​​The tragic Anaheim police killing of a Santa Ana Councilman’s cousin has these two neighboring Orange County cities weathering public outrage in very different ways.

Santa Ana officials are asking themselves hard questions in public. 

Anaheim officials are not. 

In Santa Ana, some City Council members moved to take the issue head on, moving the discussion of the Sept. 28 shooting death of 34-year-old Brandon Lopez to the front of their Tuesday meeting. 

Lopez is the cousin of Santa Ana Councilmember Johnathan Ryan Hernandez, whose representative council district spans the area where his cousin was shot and killed.

[Read: Santa Ana Councilman Watches Police Kill Cousin He Said Had Mental Health Crisis]

That same night, Anaheim Mayor Harry Sidhu tried to silence any discussion on the issue after reading a written statement on the shooting. 

In both cities, the Anaheim and Santa Ana police departments both face serious questions from varying top officials and residents about their judgement calls the night of Lopez’s killing.

Santa Ana Mayor Vicente Sarmiento publicly questioned why Santa Ana police gave up their jurisdictional authority to a neighboring city’s police force, when Anaheim police shot and killed Brandon Lopez following a pursuit and hours-long standoff in Santa Ana on Sept. 28. 

Lopez was suspected of armed robberies when Anaheim police spotted him and gave chase that day, leading authorities on a pursuit until his vehicle got stuck in a Santa Ana construction zone. 

Sarmiento said Lopez “was not perfect, as all of us aren’t perfect.” 

“That doesn’t mean though that he wasn’t entitled to his due process nor did he abdicate his civil rights. As with other police pursuits, this one should have ended with arrest, detention, but it shouldn’t have ended with murder.”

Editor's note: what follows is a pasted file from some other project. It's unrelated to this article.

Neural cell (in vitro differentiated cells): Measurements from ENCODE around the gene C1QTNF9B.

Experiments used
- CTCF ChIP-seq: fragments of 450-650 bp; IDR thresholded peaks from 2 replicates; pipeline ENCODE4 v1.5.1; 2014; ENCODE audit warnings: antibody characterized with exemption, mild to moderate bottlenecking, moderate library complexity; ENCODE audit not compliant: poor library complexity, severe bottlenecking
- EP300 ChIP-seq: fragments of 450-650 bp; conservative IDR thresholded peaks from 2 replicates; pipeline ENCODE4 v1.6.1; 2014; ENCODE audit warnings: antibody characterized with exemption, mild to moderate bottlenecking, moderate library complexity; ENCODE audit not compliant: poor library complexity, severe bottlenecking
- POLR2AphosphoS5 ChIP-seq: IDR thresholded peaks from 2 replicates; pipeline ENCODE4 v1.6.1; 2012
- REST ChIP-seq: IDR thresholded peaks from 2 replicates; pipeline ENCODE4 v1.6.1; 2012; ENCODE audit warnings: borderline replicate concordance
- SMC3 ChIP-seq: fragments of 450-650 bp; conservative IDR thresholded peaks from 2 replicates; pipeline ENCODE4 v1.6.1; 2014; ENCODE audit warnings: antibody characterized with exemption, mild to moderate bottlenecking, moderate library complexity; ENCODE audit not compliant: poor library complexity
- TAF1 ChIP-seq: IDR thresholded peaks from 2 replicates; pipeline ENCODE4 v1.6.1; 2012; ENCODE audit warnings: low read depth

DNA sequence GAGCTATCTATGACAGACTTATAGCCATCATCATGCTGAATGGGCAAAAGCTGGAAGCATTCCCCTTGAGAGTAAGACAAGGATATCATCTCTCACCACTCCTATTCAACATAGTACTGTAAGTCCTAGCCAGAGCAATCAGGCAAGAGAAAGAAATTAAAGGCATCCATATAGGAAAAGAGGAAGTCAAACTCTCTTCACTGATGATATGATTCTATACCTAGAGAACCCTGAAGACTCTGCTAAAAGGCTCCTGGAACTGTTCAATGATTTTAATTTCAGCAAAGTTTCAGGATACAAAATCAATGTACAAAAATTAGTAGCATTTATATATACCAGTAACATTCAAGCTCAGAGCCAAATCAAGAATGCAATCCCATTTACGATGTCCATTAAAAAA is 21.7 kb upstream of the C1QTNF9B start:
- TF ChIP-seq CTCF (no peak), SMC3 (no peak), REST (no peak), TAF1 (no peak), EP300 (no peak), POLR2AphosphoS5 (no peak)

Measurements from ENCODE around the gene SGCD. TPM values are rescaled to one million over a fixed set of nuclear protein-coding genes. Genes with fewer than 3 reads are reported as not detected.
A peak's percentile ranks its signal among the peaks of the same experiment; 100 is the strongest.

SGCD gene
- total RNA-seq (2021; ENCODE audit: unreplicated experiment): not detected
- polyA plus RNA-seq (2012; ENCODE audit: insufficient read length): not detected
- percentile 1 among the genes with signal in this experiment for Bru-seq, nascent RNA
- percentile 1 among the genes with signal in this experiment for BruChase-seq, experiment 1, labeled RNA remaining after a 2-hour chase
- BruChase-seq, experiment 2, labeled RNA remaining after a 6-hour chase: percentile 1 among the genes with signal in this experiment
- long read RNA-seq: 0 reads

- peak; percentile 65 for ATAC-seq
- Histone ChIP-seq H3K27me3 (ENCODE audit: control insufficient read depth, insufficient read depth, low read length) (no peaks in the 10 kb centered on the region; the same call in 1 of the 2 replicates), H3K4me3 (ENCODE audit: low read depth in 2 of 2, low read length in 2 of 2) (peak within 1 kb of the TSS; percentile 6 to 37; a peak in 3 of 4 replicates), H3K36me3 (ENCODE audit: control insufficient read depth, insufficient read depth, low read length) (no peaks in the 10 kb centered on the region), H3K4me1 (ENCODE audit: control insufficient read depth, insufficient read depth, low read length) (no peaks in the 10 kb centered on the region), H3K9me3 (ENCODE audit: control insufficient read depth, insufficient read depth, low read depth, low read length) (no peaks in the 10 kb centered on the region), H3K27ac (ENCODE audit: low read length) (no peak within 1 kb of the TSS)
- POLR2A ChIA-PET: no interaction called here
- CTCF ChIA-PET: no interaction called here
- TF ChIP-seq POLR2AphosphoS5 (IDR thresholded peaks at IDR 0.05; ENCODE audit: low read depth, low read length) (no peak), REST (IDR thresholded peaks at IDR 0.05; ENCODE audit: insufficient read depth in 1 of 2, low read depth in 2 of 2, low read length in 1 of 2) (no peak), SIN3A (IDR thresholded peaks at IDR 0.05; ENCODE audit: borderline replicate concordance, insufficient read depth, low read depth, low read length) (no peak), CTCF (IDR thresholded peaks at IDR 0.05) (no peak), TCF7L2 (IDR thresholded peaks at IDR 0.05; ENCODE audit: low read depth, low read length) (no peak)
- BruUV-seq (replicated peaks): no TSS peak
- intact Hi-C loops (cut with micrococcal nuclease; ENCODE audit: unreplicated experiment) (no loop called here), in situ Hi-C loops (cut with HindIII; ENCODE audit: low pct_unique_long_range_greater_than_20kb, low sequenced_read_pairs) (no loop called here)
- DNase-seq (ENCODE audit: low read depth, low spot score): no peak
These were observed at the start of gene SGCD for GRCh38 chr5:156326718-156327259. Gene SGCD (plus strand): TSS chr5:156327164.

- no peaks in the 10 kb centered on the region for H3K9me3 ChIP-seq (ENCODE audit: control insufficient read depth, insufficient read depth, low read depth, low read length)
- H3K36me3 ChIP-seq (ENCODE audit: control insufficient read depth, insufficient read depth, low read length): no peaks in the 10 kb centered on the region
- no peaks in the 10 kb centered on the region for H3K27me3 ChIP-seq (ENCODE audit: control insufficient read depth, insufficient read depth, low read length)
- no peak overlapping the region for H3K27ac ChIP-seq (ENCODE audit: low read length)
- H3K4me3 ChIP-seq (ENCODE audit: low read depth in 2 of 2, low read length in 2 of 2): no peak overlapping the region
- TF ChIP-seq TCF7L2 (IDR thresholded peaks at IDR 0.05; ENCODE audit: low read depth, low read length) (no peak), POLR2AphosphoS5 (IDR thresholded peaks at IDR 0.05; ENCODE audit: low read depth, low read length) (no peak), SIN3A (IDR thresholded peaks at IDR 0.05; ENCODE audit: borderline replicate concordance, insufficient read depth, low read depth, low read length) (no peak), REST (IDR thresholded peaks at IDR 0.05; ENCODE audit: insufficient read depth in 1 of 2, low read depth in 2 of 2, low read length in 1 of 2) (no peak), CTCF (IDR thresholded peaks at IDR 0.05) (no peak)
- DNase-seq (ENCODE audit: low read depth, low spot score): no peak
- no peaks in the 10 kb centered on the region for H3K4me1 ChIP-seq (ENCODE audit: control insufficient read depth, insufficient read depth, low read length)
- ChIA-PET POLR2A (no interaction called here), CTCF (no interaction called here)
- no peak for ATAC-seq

Santa Ana Mayor Vicente Sarmiento

Sarmiento also questioned why no mental health professionals were called to the scene, and why Anaheim police used a flashbang to get Lopez out of his car and then killed him in what he described as a “firing squad” manner.

“Why make a provocative decision to fire a flash grenade into a vehicle rather than simply wait? Why was there a forced evacuation of a vehicle? Why was that met with lethal force? It really does appear to be a firing squad,” Sarmiento said.

Lopez’s family members and Hernandez had the same questions Tuesday night. 

“I grew up on a side of town where there were no support groups for what I’m going through today,” Hernandez said at the meeting. “I grew up on a side of town where my cousin’s kids had to go to school the next day (following the shooting). His sister had to go to work.” 

Sarmiento also appeared to take issue with how Santa Ana police treated Lopez’s family on the scene of the standoff and killing that night: “My question to our department is how we treat family members who are present?”

“The family, just like other members of the public, are especially subject to trauma and will require attention, but at the very least require respect and dignity … they are going through a difficult moment,” he said.

Despite his anger, Hernandez praised some “good-hearted officers that truly do care about our community. I mean what are the chances we have a chief of police who grew up in this community? You don’t see that very often. There are good officers out here.”

“Unfortunately, many of them are singular in this broken system,” he said. 

Sarmiento voiced similar thoughts, while Councilwoman Nelida Mendoza praised officers’ actions during Lopez’s pursuit late last week.


In Anaheim, the discussion played out much differently.